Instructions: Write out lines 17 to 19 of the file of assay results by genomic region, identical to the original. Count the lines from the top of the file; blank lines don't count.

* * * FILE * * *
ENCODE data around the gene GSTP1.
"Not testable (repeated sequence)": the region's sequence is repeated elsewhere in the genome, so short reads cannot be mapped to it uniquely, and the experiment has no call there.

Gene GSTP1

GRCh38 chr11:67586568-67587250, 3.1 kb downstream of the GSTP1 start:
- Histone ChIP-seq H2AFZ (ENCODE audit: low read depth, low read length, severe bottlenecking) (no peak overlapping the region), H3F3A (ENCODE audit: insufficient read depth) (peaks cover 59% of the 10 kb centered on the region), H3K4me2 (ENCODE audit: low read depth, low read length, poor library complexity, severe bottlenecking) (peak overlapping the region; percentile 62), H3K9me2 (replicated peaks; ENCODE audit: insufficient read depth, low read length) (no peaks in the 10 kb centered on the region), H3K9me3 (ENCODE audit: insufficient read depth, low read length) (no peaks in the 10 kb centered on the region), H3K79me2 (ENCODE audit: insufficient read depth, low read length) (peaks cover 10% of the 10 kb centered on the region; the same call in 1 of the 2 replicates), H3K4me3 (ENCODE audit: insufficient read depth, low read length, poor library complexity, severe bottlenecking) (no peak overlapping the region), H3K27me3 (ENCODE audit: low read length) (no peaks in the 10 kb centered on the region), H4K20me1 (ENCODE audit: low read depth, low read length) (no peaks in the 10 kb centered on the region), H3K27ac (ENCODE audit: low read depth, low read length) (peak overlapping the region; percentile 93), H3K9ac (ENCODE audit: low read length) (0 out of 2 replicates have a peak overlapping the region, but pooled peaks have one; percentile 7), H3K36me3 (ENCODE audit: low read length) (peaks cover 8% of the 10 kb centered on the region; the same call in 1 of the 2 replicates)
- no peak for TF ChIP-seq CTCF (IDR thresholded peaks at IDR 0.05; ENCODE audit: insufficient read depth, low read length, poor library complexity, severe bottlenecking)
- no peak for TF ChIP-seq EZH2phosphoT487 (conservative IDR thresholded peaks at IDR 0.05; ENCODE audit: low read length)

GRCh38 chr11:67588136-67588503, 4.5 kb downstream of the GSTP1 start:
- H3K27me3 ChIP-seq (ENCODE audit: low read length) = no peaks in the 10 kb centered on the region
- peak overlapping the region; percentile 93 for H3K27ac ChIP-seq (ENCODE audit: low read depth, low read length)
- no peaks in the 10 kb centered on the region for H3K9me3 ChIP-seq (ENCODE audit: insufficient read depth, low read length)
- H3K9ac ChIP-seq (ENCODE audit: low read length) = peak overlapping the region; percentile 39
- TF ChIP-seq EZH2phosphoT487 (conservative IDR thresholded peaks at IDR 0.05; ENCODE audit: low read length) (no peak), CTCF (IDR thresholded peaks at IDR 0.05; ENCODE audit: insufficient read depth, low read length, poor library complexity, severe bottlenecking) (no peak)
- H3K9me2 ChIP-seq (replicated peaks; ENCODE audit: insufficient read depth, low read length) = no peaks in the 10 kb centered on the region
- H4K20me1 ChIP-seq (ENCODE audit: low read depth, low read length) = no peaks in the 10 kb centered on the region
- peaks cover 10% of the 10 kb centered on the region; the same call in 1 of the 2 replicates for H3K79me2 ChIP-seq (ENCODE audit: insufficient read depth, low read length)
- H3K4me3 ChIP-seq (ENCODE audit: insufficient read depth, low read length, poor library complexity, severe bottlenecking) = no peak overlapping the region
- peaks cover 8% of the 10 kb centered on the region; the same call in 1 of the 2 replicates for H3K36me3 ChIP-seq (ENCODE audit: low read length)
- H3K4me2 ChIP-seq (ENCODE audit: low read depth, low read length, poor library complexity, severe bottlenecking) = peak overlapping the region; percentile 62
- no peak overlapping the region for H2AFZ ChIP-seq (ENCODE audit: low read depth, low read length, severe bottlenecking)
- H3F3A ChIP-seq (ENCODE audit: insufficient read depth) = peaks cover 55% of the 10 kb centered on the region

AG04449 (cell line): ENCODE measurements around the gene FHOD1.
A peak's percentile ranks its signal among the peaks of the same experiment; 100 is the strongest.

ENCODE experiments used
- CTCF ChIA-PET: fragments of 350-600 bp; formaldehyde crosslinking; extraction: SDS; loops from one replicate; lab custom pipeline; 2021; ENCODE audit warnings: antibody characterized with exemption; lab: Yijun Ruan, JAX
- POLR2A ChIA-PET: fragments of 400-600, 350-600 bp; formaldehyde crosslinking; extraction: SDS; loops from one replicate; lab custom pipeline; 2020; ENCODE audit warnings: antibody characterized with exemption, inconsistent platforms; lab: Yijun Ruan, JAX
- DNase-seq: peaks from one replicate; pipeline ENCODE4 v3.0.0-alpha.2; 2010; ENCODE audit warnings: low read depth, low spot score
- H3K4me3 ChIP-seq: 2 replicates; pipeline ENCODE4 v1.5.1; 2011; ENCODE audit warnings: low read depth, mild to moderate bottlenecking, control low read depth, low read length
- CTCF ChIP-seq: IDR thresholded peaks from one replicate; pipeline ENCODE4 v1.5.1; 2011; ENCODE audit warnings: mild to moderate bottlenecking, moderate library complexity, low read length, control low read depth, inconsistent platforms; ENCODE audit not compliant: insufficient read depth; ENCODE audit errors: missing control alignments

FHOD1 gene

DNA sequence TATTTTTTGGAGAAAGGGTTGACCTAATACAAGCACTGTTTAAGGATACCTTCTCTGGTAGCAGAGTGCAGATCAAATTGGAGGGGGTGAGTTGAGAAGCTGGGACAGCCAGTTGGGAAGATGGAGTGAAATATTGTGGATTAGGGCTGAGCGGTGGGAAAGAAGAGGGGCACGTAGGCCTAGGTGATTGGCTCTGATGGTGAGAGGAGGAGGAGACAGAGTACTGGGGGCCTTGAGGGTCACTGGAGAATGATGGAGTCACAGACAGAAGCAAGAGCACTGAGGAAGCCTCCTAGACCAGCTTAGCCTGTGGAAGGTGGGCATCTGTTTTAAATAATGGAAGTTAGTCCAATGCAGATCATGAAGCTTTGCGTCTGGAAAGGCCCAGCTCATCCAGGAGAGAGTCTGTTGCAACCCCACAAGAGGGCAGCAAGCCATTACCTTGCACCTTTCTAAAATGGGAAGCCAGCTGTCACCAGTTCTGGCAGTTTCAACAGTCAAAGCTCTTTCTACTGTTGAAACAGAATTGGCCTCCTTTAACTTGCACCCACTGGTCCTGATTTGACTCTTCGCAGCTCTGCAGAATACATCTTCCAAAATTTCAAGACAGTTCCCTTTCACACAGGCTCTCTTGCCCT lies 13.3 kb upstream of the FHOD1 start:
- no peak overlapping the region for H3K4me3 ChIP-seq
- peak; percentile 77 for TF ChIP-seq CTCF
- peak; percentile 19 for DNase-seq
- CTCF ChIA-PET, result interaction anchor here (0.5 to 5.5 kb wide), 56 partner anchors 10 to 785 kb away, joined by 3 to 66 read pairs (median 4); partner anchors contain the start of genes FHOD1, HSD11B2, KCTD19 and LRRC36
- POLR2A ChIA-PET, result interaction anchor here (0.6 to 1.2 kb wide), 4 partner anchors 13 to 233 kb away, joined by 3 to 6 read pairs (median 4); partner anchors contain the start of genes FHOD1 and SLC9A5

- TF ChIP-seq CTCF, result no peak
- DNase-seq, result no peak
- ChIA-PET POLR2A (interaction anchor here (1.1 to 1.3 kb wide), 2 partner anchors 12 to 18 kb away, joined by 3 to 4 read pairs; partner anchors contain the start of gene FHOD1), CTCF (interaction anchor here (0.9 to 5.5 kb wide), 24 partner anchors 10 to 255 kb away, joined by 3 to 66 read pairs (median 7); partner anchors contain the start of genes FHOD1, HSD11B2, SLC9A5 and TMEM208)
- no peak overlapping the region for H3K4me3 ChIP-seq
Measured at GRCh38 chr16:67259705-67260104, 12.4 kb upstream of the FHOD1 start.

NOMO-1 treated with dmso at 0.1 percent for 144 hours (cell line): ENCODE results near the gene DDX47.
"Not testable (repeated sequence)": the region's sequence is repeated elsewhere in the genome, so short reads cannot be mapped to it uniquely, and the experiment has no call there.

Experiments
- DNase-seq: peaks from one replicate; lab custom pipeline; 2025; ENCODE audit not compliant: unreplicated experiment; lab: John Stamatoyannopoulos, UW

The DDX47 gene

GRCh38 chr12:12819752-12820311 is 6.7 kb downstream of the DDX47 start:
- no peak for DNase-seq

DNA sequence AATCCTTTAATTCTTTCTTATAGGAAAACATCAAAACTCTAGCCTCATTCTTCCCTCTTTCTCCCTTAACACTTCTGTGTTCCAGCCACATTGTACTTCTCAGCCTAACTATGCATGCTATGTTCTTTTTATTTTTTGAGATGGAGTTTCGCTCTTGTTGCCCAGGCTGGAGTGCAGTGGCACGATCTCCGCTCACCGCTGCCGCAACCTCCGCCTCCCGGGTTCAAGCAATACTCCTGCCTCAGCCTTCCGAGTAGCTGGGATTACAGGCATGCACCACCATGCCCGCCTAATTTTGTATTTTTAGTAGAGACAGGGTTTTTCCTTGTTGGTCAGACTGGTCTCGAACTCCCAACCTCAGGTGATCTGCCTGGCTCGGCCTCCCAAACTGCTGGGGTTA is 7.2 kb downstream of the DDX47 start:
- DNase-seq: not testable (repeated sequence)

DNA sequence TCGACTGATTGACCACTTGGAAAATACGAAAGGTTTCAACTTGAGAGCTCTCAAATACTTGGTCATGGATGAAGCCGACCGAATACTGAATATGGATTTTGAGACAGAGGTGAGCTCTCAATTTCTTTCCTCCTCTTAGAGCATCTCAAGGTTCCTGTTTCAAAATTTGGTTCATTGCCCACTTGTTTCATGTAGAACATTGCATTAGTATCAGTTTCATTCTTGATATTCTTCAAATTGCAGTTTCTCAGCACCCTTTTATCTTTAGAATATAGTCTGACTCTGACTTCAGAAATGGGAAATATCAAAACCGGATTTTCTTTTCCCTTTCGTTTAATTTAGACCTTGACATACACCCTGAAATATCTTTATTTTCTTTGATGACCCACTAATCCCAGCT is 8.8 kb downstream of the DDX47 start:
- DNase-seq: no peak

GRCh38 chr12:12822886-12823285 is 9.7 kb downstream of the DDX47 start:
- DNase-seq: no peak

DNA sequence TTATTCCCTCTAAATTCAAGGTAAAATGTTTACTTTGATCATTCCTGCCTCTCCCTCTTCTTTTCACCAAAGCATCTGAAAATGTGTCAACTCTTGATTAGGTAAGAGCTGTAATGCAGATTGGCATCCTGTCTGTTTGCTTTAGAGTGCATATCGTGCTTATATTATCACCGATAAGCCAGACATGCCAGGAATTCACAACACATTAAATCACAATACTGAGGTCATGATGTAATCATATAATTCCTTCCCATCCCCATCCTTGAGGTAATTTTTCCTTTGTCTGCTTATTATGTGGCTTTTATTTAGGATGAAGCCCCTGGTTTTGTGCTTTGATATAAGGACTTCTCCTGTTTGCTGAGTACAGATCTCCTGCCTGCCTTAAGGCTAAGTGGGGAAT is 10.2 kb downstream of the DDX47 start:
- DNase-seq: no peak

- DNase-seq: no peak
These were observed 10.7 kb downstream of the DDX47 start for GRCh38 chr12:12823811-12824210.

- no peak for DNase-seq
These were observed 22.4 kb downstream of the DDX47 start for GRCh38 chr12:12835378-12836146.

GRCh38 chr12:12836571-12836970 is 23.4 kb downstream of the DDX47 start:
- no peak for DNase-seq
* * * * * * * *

- H3K4me3 ChIP-seq (ENCODE audit: insufficient read depth, low read length, poor library complexity, severe bottlenecking) = no peak overlapping the region
- peaks cover 8% of the 10 kb centered on the region; the same call in 1 of the 2 replicates for H3K36me3 ChIP-seq (ENCODE audit: low read length)
- H3K4me2 ChIP-seq (ENCODE audit: low read depth, low read length, poor library complexity, severe bottlenecking) = peak overlapping the region; percentile 62